I’m regularly asked by other writers how I got my column. So, let me break it down for all you Penmobbers out there. I got each one in a slightly different way. The first column I started writing was “At the Intersection” for the San Diego City Beat. A friend of friend (who is now a close friend) was already a columnist there. She was asked to write a piece about Beyoncé and suggested the editor find a Black woman writer to do it instead (Dear Allies, this is how it’s done).
In a relationship or life jam? Lemme unstuck your life —Send your questions to: AskMindaHoney@leoweekly.com. Why is it when someone asks you a question about open relationships, you gotta show your racist butt to everyone? Leave that in your pants, please. “And then there are white people who act like poly gives them entry into an oppressed class.” You are such a bigot it bleeds out of you into every conversation. Well, I gotta go! The coattails of white privilege wait for no one.
I’ve been reading Brittney Cooper’s new book, Eloquent Rage. In it, she writes about her relationship with white women and how they were often her only companions as a child. How she cherished Mildred D. Taylor’s Roll of Thunder, Hear My Cry and her “Logans” series of novels, because many of the books she read featured white women. She, like me, read stacks of Sweet Valley High books featuring blonde twins and fantasized about having a clique as tight as the Baby-Sitters Club girls.
Muck Rack makes it simple to find people, tweets, or articles that mention any name, keyword, company, hashtag etc. We've compiled this guide to help you make the most of your search.
Selecting a term
Start searching tweets, articles from media outlets, articles mentioned in tweets, journalists'
names, titles and bios with some suggested searches:
Companies or Topics (e.g. iPhone, Microsoft)
Phrases (e.g. "cloud computing") — use quotes to keep the terms together
Twitter handles (e.g. @username) — returns those who have mentioned or replied to
Names (e.g. "David Pogue")
Hashtags (e.g. #sxsw, #london2012)
Bio details (e.g. vegan, Olympics, father)
Muck Rack's Advanced Search allows for many boolean operators.
Find results that mention multiple specified terms, use AND or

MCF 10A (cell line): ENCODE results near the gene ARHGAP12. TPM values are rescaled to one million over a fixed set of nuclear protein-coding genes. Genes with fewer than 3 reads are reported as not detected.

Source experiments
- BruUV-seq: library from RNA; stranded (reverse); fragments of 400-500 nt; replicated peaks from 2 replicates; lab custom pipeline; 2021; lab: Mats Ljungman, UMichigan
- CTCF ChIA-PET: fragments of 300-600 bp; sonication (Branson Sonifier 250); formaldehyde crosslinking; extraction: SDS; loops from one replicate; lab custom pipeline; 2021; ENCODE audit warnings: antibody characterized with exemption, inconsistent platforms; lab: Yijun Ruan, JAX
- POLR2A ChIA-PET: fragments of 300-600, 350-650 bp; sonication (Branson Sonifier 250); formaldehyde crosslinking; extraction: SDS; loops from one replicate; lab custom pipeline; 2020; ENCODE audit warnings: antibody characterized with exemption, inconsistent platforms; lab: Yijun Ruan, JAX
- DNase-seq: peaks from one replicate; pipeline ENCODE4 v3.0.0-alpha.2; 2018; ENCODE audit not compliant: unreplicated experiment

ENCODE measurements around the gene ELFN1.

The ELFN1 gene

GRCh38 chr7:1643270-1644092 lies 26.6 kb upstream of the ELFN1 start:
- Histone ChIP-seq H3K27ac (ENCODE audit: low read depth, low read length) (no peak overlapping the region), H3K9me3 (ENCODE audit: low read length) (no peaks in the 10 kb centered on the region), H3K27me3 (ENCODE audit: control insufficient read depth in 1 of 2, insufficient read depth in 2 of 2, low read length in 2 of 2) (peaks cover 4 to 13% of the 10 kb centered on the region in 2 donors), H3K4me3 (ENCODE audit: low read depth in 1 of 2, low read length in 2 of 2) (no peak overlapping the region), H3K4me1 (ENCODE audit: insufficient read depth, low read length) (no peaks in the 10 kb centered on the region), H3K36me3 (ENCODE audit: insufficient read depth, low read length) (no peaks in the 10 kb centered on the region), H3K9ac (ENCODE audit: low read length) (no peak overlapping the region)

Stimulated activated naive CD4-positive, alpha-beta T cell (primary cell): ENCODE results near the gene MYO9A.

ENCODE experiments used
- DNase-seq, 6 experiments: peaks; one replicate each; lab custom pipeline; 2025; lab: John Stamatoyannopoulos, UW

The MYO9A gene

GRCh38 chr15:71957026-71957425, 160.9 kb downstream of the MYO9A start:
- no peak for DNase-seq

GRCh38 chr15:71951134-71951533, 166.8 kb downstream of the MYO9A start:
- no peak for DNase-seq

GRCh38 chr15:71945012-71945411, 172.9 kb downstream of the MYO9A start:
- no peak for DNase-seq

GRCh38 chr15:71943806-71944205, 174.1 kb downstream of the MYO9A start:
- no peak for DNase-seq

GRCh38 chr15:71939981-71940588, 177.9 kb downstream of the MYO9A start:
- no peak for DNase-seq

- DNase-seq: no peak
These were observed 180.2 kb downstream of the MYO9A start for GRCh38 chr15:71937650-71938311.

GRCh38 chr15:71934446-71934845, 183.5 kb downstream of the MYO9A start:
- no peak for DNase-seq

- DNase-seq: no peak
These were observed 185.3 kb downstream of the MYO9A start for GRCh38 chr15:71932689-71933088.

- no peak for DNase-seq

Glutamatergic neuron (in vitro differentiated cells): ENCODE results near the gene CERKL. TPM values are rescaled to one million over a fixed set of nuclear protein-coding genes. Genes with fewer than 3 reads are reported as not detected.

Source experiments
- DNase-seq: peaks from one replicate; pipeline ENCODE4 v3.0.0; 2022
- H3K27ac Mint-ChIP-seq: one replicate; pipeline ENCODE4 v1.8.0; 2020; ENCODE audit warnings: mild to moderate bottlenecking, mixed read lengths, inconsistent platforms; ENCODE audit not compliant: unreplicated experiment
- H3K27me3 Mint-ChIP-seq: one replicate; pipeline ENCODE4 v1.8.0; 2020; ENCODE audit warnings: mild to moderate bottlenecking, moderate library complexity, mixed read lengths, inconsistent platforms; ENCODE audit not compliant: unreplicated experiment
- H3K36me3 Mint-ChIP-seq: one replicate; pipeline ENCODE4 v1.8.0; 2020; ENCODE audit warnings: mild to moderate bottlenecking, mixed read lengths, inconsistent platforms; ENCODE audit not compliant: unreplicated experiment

+. For example, ensure each result contains both Elon Musk and Mark Zuckerberg by
searching Musk AND Zuckerberg or Musk + Zuckerberg.
Use the operators OR or , to broaden your search when you'd like either of
multiple terms to appear in results. (This is the default behavior of our search when no operators
are used). For example, results will contain either cake or cookie by searching cake OR cookie or cake,cookie
Use NOT or - to subtract results from your search. For
example, searching Disney will yield results about the Walt Disney Company as well as Walt Disney
World Resort. To exclude mentions of Disney World, search for Disney -World or Disney
When using one of these operators with a phrase, enclose it in quotation marks. For example, you can
find results about smartphones excluding Apple's iPhone 4S by searching smartphone -"iPhone
Exact case matching or punctuation
If you're searching for a brand name or keyword that relies on specific punctuation marks or capitalization, you can
find results that match your exact query by adding matchcase: before the keyword you're searching for, like matchcase:E*TRADE .
Use parentheses to separate multiple
boolean phrases. For example, to find journalists talking about having fun in Disney World or
Disneyland, search for ("disney world" OR disneyland) AND fun.
An asterisk can be used to search for any variation of a root word truncated by the asterisk. For example, searching for admin* will return results for administrator, administration, administer, administered, etc.
A near operator is an AND operator where you can control the distance between the words. You can vary the distance the near operation uses by adding a forward slash and number (between 0-99) such as strawberries NEAR/10 "whipped cream", which means the strawberries must exist within 10 words of "whipped cream".